The fornix carries few, if any, fibres from the callosum, the latter bearing
association fibre from one to another
hemisphere. - Dr. Robert Alden
Cerebral fibres also pass into nerves - as into the olfactory and the optic nerves. Fibres also pass towards the ear, the tongue and the cuticles: but nevertheless they are invested with fibres from another region, as from the corpora striate, the medulla oblongata, the spinal marrow, and especially the cerebellum. They are encircled with membranes and entwined with blood vessels.
While the fibres of the cerebrum are directed to the sense organs and voluntary muscles, those from the cerebellum tend toward the viscera. Yet both kinds of fibres may summon to their assistance the fibres of the medulla oblongata and the spinal medulla.(1050) Thus as far down as the Pons, the cerebral fibres are associated only with those of the corpora striata. Below the Pons the fibres of the cerebellum are added. From the medulla oblongata on, its fibres also are associated.(1051)
It is the work of the cerebrum to be a plane of mental
principally. The soul of the cerebrum issues its commands, but the more
robust fibres of the corpora striate execute them, so that the brain may
have a rest so far as the concerns of the body go.(1052)
For voluntary muscular movements are provided
fibres derived from the cerebrum, the corpora striata, and the medullae,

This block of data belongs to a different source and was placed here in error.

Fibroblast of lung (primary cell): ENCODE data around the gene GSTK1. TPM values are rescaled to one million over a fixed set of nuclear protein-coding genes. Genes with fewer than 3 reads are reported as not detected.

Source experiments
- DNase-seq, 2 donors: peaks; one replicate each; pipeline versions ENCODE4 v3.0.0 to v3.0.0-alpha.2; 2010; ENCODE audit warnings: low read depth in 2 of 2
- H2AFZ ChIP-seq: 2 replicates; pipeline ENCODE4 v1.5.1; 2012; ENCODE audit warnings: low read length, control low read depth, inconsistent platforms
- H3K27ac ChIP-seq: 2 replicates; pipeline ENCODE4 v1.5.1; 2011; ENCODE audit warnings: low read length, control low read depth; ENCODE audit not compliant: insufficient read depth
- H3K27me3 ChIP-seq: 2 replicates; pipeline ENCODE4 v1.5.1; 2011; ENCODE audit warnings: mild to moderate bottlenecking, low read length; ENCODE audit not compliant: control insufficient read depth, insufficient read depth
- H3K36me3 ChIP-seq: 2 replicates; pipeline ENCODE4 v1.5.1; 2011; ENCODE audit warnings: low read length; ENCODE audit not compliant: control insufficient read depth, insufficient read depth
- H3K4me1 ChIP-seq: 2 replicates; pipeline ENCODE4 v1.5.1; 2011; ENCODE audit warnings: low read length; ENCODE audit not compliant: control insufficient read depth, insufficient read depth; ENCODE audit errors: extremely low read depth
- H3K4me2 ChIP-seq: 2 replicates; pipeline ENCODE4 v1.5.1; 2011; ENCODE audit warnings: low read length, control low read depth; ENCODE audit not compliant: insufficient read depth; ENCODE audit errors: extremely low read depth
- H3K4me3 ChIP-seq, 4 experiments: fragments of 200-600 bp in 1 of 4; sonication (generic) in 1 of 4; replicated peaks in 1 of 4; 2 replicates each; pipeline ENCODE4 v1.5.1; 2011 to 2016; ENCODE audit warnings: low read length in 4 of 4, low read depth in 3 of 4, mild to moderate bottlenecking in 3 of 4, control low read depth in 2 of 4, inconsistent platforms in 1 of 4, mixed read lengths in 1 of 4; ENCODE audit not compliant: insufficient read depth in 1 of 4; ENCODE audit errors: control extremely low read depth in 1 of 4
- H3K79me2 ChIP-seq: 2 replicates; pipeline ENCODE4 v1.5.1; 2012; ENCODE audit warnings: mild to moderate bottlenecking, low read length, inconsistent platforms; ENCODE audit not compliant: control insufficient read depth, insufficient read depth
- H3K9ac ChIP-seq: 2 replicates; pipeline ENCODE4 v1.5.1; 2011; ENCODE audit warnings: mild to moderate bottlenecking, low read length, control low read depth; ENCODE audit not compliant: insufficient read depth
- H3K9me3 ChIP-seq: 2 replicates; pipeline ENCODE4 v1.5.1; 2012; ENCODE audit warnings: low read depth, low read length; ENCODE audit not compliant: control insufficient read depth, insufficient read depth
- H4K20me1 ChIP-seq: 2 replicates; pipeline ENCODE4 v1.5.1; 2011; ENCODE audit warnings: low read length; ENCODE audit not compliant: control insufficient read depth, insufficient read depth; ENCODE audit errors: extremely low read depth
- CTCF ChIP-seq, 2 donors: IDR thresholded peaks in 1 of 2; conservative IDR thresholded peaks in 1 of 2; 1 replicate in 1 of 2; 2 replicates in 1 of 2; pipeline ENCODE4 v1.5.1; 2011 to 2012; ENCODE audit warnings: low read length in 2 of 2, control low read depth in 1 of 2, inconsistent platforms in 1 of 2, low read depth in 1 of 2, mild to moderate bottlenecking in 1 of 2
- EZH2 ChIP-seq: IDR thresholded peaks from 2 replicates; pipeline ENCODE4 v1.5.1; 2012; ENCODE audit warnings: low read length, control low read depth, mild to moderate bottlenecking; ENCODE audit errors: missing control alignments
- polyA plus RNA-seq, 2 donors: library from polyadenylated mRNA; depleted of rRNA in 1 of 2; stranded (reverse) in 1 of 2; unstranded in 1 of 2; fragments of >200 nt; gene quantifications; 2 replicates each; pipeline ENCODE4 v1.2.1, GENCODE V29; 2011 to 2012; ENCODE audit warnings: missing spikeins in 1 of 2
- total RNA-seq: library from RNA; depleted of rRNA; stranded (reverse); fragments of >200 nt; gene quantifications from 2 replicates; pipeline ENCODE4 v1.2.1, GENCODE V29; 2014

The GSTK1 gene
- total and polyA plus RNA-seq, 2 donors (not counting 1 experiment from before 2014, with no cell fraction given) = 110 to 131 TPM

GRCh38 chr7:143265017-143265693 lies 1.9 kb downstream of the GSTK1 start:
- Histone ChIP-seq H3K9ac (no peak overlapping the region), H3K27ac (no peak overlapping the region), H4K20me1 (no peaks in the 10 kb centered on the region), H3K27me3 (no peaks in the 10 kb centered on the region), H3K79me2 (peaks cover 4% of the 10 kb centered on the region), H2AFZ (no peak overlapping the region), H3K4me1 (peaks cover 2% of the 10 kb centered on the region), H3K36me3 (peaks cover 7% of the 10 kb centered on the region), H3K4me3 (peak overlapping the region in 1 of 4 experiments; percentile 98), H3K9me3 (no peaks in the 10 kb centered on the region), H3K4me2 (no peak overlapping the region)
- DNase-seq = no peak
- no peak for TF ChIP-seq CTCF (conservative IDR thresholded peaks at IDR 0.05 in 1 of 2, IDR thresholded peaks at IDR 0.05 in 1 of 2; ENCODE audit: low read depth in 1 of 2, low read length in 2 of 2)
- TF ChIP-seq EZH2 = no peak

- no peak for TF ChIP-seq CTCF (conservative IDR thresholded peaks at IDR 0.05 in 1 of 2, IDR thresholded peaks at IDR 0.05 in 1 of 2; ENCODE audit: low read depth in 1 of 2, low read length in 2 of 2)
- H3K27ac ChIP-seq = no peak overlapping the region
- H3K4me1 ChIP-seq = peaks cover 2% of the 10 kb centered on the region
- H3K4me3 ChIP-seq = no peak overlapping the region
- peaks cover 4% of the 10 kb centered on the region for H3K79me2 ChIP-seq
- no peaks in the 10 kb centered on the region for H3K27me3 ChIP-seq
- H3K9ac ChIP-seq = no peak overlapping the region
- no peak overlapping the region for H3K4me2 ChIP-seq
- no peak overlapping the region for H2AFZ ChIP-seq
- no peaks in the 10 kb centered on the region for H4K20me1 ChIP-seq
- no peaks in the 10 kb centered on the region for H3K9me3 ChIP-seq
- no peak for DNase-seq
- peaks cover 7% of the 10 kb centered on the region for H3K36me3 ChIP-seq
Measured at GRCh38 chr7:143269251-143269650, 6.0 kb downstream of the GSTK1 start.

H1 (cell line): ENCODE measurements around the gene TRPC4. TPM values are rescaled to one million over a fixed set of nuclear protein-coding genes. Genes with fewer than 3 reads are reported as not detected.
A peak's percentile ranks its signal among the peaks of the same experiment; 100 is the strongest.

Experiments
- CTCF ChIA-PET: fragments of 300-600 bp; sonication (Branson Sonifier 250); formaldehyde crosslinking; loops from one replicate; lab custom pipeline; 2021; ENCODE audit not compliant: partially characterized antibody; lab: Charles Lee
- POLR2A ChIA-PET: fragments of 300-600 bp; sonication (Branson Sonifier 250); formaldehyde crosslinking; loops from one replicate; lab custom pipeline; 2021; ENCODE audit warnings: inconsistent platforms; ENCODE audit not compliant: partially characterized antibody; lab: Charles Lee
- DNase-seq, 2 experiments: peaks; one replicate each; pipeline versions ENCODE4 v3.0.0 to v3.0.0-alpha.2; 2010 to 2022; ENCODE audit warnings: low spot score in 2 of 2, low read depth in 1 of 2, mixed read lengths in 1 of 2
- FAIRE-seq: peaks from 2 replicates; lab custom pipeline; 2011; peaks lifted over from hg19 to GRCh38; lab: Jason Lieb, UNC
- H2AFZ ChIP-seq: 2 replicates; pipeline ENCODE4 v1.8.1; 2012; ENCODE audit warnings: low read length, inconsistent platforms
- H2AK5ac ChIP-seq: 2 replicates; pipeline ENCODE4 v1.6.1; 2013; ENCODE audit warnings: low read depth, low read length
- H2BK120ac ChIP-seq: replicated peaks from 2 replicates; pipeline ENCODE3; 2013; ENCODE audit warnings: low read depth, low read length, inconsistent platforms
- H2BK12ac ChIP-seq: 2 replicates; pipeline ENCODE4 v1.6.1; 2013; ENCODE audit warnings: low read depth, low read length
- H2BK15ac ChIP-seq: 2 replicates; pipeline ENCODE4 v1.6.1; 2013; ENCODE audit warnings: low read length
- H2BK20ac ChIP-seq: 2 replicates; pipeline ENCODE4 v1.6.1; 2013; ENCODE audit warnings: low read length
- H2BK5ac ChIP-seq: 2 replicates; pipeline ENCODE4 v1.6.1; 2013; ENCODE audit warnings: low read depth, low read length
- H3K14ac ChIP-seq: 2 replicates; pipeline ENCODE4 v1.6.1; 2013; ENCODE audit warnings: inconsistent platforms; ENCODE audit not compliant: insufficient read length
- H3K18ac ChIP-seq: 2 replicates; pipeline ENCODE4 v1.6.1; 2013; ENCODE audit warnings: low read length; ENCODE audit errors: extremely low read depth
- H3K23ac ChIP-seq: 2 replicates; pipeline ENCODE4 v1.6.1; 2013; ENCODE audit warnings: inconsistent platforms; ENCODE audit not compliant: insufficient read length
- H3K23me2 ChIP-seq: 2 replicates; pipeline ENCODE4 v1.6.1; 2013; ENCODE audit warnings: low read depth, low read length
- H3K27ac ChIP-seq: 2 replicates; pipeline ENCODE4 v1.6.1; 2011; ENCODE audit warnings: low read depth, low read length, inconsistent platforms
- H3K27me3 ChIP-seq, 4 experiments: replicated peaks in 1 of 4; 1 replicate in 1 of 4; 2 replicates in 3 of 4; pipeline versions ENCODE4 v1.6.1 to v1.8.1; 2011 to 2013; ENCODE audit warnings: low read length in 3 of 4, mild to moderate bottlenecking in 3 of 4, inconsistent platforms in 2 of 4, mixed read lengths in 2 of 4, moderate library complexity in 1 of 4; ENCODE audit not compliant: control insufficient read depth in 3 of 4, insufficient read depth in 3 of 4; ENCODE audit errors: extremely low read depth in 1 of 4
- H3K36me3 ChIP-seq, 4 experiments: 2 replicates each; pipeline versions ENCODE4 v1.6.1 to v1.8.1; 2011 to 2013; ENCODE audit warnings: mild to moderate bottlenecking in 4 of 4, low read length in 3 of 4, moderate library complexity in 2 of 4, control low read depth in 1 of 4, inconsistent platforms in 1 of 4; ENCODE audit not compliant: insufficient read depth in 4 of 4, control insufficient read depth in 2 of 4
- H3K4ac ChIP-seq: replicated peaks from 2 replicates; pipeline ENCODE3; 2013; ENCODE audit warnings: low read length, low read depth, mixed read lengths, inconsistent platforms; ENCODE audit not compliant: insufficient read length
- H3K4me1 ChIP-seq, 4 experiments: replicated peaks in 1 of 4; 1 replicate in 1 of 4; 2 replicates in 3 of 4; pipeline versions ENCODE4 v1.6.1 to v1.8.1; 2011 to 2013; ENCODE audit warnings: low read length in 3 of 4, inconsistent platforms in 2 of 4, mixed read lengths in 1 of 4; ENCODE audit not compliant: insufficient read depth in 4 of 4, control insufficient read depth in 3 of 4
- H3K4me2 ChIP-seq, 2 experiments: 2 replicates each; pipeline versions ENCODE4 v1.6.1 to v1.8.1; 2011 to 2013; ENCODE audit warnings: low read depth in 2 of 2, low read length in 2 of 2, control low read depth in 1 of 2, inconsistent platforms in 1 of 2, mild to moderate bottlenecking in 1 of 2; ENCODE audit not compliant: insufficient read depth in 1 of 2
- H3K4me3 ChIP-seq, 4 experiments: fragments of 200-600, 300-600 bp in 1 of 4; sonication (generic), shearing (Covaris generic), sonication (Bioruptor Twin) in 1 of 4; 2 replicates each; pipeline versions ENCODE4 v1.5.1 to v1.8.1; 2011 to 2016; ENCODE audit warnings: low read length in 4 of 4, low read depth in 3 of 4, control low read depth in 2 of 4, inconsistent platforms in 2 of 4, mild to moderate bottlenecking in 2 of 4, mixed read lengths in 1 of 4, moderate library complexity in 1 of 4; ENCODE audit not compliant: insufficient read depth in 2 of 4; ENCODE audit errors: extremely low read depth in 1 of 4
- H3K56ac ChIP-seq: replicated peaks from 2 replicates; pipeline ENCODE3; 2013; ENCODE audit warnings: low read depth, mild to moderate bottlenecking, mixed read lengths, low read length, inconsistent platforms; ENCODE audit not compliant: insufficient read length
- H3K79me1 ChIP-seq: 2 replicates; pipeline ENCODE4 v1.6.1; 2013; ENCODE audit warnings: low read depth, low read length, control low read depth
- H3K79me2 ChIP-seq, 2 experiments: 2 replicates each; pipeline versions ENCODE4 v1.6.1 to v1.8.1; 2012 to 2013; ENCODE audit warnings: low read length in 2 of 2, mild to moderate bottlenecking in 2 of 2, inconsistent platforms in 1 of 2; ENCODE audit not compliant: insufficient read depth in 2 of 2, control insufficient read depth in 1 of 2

Fibre Tracts and Organs within the Cerebrum
For a brief review of the uses of the various parts and organs of the brain, see the report of Dr. A. Acton's lecture on the subject.(1056)
Corpus Callosum. Swedenborg notes that this tract of transverse fibres, which unites the two hemispheres and forms a road for the anterior ventricles, connects the cortical substances from side to side and also the upper lobes with the posterior. The fibres are mainly derived from the posterior parts and only sparingly from the frontal cortex. No fibres stop in the middle but they spread like wings from side to side.(1057) The corpus callosum serves many uses:
a) It acts as a steady support for the structures around it which are in constant motion.(1058)
b) Moved by the corpora striate and the optic thalami, it distills animal spirit into the lateral ventricles and also sends nervous juice (between the fibres) towards the optic thalami.(1059) It is the road which leads to the chemical laboratory of the brain, i.e. to the ventricles.(1060)